t that all of our Confederate leaders, from our chivalric, heroic President, down to the subordinates, were accustomed to say to their men not Go on!
but Come on!
Thus it came to pass that the list of our dead Generals were fearfully large, and that of those who survive, the large majority of them carry badges of honor in wounds received during the war.
And since the war numbers of them have crossed the river— Lee, Cooper, Bragg, D. H. Hill, Forrest, Cheatham, Pendleton, Chilton, Hood, Wise, William Smith—and scores of others went before, and but a few months ago our grand old Chief and only President followed after.
many of them yet survive, and scores of them come to-day to pay tribute to their loved and honored old Chief, while many others though absent in body are present in spirit.
We have been at some pains to compile an accurate list of surviving Confederate generals with their present residence, and we give it below.
There may be a few om
April 30, ‘64, 39th Alabama Regiment.
child, Duff, Assistant Surgeon, passed Board at Charleston as Surgeon, Dec. 1, ‘63. Sept. 30, ‘63, 32d Alabama Regiment, Headquarters A. T., Nov. 15, ‘63, ordered to report to General Hindman, as Surgeon, 7th Florida Regiment, April 30, ‘64, 7th Florida Regiment.
China, A. J., Assistant Surgeon, appointed by Secretary War, Sept. 26, ‘62, to rank from June 30, ‘62. Dec. 31, ‘62, on duty at Newsome Hospital, Chattanooga, May 31, ‘63, no change.
Chilton, L. B., Assistant Surgeon, April 30, ‘63, 1st Kentucky Cavalry.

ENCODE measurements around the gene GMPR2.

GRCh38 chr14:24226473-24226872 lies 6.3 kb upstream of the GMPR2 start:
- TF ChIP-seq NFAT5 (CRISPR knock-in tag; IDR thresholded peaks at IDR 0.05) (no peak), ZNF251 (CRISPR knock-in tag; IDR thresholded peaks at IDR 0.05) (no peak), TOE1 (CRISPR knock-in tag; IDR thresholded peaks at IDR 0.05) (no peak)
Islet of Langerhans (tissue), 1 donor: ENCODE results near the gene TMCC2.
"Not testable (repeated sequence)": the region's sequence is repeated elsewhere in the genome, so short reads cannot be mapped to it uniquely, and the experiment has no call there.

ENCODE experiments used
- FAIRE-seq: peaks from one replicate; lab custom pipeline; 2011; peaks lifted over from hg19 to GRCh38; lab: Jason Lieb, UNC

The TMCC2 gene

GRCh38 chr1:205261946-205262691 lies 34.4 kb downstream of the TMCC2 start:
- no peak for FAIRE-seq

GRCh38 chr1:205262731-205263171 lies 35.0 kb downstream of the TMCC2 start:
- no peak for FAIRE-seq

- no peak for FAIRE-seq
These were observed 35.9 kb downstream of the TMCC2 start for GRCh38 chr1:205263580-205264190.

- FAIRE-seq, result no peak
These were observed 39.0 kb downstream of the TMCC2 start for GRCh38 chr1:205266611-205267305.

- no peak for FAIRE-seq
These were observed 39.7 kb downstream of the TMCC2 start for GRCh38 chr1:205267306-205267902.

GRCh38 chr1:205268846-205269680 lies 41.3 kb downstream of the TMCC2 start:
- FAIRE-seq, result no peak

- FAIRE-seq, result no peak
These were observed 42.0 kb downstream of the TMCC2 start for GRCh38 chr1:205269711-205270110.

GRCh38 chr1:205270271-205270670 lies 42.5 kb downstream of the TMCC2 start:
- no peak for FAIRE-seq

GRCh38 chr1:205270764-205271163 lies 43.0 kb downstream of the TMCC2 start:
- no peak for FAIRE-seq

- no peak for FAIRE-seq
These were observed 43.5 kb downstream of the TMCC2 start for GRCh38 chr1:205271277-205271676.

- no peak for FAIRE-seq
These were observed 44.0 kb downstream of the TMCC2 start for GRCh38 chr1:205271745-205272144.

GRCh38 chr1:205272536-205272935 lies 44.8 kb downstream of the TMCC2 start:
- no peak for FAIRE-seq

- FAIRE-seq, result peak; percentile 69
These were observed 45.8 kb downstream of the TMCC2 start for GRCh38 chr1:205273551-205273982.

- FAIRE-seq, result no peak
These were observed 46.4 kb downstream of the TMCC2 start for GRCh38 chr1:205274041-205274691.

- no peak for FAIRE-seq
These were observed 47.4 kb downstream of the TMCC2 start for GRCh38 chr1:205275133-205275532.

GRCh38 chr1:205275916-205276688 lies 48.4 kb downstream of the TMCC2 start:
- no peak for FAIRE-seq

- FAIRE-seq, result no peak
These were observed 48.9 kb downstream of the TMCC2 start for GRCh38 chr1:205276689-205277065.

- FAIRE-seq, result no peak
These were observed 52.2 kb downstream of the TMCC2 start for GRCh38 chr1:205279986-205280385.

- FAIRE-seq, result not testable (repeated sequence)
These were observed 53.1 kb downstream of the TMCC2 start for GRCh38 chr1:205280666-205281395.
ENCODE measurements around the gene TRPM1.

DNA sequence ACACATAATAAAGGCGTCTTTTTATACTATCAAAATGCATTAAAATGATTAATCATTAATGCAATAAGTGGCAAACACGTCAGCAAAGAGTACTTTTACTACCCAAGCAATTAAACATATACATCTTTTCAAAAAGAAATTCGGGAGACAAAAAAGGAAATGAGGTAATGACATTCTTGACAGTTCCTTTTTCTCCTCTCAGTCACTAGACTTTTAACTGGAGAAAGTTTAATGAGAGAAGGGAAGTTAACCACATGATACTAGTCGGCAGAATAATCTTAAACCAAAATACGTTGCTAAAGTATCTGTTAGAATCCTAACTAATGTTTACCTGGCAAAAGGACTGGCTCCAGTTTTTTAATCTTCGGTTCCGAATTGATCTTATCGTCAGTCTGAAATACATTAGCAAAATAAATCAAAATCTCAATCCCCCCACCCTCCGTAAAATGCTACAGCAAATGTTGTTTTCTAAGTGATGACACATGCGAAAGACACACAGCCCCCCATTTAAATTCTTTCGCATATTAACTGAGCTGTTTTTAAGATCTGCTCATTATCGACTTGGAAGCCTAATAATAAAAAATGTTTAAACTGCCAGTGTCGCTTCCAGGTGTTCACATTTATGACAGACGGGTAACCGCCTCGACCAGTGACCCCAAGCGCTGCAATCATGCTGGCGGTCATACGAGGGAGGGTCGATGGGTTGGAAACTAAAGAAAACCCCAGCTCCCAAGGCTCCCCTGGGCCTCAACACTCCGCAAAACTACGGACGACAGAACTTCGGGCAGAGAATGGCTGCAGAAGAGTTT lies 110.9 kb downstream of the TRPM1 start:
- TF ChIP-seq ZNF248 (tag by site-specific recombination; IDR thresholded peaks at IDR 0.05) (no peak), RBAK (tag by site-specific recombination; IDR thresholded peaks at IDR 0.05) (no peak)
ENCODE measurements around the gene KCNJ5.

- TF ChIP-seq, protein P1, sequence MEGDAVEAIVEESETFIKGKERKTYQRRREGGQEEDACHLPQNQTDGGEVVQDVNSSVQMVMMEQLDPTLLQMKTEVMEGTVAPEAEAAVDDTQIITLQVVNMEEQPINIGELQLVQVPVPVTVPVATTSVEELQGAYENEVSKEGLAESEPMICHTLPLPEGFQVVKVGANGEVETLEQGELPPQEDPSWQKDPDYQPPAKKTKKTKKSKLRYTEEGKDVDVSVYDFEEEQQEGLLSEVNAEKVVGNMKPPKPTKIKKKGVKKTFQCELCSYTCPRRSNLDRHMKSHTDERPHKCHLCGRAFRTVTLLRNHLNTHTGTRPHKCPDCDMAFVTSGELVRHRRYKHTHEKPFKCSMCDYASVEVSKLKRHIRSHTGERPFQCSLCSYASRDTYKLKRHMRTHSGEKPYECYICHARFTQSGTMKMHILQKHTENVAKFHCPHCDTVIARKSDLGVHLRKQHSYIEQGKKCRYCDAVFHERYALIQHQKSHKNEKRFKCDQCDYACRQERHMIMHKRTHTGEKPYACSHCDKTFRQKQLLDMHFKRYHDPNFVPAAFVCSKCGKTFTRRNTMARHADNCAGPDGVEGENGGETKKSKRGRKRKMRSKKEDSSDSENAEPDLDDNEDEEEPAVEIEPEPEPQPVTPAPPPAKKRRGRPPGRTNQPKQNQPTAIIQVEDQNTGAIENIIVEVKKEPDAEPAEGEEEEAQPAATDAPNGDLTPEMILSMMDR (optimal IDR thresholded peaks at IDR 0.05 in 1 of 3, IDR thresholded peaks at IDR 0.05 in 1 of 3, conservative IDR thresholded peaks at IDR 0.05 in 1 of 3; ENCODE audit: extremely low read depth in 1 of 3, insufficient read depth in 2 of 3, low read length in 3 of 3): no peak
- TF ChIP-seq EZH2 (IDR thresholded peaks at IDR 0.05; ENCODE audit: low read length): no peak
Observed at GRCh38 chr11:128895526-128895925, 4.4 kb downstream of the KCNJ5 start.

Passed Board at Chattanooga, July 24, ‘63, Headquarters A. T., July 27, ‘63.
Ordered to report to General Forrest for duty in 2d Kentucky Regiment Cavalry, A. & I. G. O., Richmond, Headquarters A. T., Dalton, March 28, ‘64.
Appointed by Secretary War, Feb. 2d, ‘64, to rank from July 25, ‘63.
Clifton, J. B., Assistant Surgeon, Sept. 30, ‘63, 16th Georgia Regiment.
Crocket, Samuel O. B., Assistan
Hening, ii. 244. justices of the peace, commissioned by the governor during his pleasure.
These justices held monthly courts, in their respective counties.
Ibid. ii. 71, 72.
Compare the very important tract of Hartwell, Blair, and Chilton,—The Present State of Virginia and the College, p. 43. Printed in 1727, but written near the close of the seventeenth century.
Beverley, 220, 221. Thus the administration of justice, in the counties, was in the hands of persons holding their offor it included plantations which had long been cultivated.
Chalmers, 330. But the prodigality of the king was not exhausted.
To Lord Culpepper, one of the most cunning and most covetous men in England,
Hartwell, Blair, and Chilton, 31. at the time a member of the commission for trade and plantations,
Evelyn, ii. 342. and to Henry, earl of Arlington, the best bred person at the royal court, allied to the monarch as father-in-law to the king's son by Lady Castlemaine, ev